April 20, 2007

Alchemy's Greatest Failed Experiment

Avedis.jpgLike many who dabbled in alchemy back in the 17th century, Avedis dreamt of one day unlocking the secret of alchemic transmutation – the art of turning base metals into gold. In 1618, this Armenian artisan who lived in Constantinople, attempted to do it with a mixture of tin, copper and silver – and basically failed. The result of his efforts was an alloy with the colour and lustre of gold, but sadly it wasn’t the genuine article. When he struck a sheet of it with a hammer, however, he discovered something almost as “valuable” as gold – it produced a rich, musical crashing sound without breaking. He had created the raw material of the modern cymbal.

Pretty soon, Avedis was forging it into large concave disks whose reputation as noisemakers eventually reached the ears of the sultan of the day. The sultan immediately recognised their potential, not as musical instruments, but as sonic weapons that could be used to create cacophony on the battlefield and scare the wits out of any enemy.

With a lucrative military contract in his hands, Avedis adopted the name “Zildjian”, an Armenian corruption of the Turkish word for “cymbal maker”, and set up shop as the sole supplier of cymbals to the Turkish military. In time, the army realised that this “sonic weapon” could also serve a more benign purpose – accenting the beat in its marching bands. Zildjian’s cymbals thus became a bona fide musical instrument and found a place in a martial style called Janissary music. (Here is a sample mp3 of that music.)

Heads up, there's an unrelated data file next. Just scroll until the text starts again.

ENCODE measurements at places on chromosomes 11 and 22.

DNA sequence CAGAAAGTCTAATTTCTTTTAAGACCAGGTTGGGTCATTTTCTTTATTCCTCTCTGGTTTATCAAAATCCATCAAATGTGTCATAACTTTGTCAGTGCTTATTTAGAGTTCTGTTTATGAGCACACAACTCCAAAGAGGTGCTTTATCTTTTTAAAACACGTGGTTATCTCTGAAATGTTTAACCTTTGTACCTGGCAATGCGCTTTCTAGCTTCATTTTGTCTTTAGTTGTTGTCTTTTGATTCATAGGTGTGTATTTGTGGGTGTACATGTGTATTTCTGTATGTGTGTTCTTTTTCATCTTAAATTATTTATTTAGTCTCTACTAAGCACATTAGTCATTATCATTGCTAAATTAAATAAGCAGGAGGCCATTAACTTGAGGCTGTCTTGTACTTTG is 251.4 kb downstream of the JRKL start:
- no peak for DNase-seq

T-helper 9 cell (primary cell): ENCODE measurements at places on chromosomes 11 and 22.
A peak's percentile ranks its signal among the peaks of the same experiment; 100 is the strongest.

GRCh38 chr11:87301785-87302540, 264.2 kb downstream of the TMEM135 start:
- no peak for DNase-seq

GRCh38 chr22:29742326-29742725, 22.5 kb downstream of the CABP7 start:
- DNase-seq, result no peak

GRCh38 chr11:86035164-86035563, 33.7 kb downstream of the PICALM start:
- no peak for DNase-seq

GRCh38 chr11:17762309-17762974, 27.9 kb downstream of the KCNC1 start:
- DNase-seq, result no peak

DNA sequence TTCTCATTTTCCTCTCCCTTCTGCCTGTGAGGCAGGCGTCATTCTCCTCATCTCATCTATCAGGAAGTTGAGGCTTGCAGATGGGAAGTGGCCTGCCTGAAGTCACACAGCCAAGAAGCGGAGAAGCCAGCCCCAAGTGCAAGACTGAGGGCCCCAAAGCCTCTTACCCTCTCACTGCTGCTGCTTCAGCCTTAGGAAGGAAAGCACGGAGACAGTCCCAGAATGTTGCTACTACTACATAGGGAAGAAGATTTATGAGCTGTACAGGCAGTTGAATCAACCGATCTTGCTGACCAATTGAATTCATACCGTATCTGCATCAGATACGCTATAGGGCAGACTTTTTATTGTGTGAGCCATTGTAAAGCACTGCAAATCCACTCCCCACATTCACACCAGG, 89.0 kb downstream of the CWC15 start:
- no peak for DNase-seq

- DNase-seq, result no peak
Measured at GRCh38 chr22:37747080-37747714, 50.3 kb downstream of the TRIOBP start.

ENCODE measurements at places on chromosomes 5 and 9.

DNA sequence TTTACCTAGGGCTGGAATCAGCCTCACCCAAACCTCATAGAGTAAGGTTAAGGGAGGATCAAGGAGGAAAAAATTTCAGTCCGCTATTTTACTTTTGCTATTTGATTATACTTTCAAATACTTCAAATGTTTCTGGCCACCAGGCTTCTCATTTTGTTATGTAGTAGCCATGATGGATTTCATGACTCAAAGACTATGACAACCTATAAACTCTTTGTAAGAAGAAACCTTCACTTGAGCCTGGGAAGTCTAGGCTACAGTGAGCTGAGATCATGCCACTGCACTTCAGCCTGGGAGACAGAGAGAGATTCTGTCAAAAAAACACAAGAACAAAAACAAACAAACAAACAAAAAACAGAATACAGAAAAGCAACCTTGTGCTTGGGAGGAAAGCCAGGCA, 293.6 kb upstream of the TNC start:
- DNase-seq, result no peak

By the late 18th century, this music had moved beyond the battlefield and parade ground, and janissary bands, or mehteran, were accompanying Turkish ambassadors on trips to European courts. When the Europeans heard this exotically discordant music, they were enraptured and one of the first “world music” crazes was borne. It was a craze that was even taken up prominent composers like Mozart, who incorporated Turkish themes and previously unheard Turkish instruments into their work. One of the most popular and distinctive of these instruments was the cymbal.

By the early 19th century, this exotic newcomer had gone from being a faddish oddity to an acceptable part of the classical orchestra. Since then, it has also comfortably found its way into the percussion sections of almost all modern styles of music and very little trace of its exotic and unusual past remains.

Through of all of this the Zildjian company has kept turning out its product and has, in the process, become the oldest popular musical instrument company in the world.

Posted by Warren at April 20, 2007 10:05 PM | Instruments